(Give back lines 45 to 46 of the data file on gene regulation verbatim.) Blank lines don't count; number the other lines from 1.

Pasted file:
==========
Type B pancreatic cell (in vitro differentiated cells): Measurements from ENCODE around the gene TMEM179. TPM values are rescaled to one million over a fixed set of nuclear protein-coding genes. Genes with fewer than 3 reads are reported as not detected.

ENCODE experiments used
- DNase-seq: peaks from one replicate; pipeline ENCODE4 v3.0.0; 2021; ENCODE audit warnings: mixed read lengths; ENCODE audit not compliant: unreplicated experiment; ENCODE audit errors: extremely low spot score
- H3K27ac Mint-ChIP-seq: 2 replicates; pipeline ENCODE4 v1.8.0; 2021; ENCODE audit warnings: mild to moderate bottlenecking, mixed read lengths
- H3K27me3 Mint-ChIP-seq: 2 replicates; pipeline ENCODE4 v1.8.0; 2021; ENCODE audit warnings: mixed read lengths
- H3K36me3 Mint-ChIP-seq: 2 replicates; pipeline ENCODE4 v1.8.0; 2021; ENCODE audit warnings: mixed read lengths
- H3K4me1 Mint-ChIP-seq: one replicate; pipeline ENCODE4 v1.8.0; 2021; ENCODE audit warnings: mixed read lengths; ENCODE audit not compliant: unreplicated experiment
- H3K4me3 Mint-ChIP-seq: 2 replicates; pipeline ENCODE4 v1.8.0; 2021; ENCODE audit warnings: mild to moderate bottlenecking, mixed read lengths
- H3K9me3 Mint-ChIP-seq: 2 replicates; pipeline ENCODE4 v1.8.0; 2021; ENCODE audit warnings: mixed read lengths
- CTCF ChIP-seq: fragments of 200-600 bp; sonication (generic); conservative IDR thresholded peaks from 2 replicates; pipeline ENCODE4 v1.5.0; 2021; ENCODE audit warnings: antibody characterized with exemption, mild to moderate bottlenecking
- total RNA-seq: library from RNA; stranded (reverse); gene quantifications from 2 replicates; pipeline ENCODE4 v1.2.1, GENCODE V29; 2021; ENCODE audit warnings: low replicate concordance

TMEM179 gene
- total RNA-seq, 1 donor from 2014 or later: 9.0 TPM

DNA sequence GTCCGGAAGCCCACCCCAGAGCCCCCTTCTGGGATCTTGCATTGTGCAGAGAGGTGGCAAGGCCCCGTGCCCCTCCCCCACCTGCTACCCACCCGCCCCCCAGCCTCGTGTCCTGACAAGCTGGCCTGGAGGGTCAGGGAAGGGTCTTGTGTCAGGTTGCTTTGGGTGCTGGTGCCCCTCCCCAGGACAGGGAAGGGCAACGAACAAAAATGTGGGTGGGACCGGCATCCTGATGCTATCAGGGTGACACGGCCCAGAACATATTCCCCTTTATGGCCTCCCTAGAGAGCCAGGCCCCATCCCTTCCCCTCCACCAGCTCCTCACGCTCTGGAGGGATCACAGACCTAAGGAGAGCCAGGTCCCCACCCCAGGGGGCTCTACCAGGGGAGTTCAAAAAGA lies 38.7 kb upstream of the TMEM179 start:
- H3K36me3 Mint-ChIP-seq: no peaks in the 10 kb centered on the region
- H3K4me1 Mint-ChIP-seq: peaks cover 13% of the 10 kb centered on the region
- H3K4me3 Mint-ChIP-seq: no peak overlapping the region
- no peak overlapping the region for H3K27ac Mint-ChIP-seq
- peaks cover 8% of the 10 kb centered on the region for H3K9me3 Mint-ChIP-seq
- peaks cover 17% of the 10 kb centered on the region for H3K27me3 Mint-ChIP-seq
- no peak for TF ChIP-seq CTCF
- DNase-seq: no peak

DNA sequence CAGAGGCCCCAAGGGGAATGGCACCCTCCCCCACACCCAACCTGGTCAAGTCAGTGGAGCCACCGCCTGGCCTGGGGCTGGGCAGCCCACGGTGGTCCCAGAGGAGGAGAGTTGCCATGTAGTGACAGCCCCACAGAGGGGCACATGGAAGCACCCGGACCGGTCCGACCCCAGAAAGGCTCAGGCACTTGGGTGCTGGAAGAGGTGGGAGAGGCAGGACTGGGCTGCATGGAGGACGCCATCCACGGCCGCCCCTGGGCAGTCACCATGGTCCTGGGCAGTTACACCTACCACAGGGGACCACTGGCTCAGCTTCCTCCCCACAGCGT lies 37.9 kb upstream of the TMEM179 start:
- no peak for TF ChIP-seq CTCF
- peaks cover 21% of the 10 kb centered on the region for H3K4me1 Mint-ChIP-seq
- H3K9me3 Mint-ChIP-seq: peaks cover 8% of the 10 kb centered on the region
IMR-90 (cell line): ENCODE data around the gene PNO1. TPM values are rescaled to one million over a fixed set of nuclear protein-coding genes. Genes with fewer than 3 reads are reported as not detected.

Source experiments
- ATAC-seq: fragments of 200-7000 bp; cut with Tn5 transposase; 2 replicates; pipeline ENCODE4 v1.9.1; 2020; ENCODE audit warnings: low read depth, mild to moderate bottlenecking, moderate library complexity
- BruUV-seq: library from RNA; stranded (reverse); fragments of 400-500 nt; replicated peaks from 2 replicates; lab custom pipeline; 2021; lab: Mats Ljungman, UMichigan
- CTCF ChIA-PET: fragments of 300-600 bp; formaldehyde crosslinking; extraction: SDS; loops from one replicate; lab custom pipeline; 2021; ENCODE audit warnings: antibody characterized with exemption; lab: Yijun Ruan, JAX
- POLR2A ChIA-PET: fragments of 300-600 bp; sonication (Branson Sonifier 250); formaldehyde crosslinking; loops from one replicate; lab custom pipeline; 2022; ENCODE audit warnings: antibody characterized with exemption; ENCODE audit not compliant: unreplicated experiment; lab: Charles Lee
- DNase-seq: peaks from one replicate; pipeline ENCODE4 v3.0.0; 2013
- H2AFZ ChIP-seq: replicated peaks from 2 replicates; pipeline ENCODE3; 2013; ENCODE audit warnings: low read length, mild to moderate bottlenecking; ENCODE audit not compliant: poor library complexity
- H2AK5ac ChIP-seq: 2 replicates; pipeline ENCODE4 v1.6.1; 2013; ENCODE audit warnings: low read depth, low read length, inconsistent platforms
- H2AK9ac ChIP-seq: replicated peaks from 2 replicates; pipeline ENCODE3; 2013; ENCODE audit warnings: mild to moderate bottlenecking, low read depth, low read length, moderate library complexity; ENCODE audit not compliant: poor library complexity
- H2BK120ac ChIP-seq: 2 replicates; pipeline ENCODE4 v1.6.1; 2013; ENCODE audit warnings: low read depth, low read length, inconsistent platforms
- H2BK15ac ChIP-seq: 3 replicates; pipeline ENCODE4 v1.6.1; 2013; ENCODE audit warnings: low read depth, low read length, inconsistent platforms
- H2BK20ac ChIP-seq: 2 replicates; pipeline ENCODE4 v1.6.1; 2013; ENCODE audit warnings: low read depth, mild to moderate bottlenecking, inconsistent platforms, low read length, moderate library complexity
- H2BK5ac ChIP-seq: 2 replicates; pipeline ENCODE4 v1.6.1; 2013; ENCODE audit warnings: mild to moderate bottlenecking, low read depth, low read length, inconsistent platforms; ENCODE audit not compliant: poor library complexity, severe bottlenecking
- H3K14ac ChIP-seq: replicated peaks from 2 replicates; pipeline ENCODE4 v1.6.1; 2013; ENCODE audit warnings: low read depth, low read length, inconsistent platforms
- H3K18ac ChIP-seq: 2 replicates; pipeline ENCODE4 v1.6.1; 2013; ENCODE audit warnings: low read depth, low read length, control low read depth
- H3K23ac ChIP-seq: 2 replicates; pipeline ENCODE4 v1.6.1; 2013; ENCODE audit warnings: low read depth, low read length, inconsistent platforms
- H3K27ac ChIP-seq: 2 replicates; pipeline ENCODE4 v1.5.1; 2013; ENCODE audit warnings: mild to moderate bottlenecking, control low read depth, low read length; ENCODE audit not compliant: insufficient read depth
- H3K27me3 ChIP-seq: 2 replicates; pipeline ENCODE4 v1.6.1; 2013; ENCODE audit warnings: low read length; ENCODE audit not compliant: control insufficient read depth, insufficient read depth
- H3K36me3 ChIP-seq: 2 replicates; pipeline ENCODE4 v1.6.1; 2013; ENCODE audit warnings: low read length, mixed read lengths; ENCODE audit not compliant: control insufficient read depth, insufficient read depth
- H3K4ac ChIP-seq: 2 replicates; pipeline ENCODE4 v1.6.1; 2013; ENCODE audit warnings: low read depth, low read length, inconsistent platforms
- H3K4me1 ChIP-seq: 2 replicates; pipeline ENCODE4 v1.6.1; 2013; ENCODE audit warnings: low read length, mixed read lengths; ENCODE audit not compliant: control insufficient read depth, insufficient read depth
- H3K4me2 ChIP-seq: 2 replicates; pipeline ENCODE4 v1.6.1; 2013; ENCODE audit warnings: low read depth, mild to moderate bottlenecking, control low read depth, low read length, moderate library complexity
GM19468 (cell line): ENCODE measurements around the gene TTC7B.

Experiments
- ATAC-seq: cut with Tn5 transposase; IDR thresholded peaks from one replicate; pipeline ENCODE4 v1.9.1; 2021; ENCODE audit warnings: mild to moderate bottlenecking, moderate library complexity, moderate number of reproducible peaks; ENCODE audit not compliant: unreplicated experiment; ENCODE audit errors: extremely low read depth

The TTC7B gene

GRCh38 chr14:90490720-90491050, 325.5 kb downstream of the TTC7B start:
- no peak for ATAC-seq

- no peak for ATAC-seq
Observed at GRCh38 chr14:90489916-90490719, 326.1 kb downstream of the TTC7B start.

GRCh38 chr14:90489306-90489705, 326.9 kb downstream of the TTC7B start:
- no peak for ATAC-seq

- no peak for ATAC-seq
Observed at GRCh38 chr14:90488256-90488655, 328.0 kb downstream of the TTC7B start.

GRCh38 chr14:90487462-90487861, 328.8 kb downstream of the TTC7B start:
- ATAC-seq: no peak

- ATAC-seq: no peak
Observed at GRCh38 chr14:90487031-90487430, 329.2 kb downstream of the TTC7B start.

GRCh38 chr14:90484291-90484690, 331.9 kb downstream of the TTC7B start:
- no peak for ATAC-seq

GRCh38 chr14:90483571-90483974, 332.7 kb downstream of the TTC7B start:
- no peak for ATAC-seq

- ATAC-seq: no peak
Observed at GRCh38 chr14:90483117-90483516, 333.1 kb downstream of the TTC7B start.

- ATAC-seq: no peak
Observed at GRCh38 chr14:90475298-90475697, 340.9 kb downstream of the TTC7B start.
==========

- H3K27me3 ChIP-seq: 2 replicates; pipeline ENCODE4 v1.6.1; 2013; ENCODE audit warnings: low read length; ENCODE audit not compliant: control insufficient read depth, insufficient read depth
- H3K36me3 ChIP-seq: 2 replicates; pipeline ENCODE4 v1.6.1; 2013; ENCODE audit warnings: low read length, mixed read lengths; ENCODE audit not compliant: control insufficient read depth, insufficient read depth